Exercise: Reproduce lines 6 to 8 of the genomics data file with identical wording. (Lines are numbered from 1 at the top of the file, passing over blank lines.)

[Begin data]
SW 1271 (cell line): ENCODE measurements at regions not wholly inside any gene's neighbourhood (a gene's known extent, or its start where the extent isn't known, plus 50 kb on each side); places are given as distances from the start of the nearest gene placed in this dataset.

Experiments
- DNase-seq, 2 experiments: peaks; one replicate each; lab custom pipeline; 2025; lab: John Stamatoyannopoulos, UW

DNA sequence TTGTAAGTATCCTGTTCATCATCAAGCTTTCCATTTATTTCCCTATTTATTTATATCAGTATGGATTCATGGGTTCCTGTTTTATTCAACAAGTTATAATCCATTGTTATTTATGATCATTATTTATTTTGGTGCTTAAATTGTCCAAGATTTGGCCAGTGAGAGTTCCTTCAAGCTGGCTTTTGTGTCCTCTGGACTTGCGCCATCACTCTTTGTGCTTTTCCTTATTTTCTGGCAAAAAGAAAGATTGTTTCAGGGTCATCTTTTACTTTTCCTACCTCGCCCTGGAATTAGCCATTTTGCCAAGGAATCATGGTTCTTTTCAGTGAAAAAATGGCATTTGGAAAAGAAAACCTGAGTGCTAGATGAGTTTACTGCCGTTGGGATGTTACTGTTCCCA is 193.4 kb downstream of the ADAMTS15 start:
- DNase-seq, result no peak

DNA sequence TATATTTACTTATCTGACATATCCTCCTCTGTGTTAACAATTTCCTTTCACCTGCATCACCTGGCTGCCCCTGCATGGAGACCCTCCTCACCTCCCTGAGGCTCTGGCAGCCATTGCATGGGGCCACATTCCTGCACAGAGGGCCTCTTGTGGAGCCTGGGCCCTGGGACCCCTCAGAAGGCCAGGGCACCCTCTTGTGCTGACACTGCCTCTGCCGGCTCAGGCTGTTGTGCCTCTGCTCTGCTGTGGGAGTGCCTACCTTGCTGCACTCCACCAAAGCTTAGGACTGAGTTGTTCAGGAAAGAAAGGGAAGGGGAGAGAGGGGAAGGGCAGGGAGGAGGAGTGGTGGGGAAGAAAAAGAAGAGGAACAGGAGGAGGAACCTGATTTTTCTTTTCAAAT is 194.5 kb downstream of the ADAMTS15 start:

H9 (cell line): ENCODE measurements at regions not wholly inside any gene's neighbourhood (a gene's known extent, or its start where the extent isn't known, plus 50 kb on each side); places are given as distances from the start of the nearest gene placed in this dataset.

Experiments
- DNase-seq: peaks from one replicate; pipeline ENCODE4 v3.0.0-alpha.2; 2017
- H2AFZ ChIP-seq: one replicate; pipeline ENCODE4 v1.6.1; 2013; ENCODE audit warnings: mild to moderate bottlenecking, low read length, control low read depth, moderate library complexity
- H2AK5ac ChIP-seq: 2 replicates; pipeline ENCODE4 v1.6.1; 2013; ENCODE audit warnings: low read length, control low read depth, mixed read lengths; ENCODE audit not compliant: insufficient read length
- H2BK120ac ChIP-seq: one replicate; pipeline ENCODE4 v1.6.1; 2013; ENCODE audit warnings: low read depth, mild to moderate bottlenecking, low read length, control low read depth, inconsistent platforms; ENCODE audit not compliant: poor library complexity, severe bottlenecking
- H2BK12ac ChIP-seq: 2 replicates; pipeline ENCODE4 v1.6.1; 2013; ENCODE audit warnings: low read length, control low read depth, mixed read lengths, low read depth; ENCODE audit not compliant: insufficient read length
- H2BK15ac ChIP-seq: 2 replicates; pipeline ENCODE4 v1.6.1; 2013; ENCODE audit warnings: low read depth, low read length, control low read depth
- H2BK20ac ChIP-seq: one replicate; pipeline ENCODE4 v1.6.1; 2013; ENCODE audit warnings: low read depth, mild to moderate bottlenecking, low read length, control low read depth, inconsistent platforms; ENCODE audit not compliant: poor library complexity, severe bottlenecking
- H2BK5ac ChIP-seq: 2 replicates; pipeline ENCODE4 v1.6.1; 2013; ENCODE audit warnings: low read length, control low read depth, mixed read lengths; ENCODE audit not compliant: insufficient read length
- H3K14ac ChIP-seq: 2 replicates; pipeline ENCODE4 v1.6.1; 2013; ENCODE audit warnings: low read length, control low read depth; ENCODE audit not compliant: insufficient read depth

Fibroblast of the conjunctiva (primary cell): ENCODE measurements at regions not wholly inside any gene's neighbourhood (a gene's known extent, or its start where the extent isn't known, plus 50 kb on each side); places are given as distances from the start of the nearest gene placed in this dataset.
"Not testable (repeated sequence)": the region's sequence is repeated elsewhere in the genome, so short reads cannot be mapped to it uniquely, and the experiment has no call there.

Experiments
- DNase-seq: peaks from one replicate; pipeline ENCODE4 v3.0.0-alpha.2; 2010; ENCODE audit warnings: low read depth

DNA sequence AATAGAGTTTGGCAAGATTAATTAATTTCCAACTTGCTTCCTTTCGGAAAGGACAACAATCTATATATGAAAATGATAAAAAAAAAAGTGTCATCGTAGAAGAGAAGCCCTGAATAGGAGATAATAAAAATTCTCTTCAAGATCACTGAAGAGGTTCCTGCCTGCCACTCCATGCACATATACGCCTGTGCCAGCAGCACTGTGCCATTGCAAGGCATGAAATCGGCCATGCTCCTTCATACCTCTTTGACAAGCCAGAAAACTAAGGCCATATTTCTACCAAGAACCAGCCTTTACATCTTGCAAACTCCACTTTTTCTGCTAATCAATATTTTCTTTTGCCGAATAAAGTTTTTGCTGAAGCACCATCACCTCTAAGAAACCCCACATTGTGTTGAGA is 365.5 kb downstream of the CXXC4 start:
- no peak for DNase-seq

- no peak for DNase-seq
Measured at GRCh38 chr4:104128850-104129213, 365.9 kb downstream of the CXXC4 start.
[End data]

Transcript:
DNA sequence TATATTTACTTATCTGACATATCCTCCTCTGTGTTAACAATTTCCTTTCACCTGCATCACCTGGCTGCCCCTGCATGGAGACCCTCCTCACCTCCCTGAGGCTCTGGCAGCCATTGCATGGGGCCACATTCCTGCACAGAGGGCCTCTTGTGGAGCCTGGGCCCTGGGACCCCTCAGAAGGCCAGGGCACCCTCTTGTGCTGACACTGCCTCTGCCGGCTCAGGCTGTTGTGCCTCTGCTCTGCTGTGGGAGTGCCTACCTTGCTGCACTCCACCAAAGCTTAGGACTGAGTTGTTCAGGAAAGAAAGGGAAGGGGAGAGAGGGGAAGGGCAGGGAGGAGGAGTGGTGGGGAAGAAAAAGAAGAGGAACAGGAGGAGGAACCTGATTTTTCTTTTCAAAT is 194.5 kb downstream of the ADAMTS15 start:

H9 (cell line): ENCODE measurements at regions not wholly inside any gene's neighbourhood (a gene's known extent, or its start where the extent isn't known, plus 50 kb on each side); places are given as distances from the start of the nearest gene placed in this dataset.

Experiments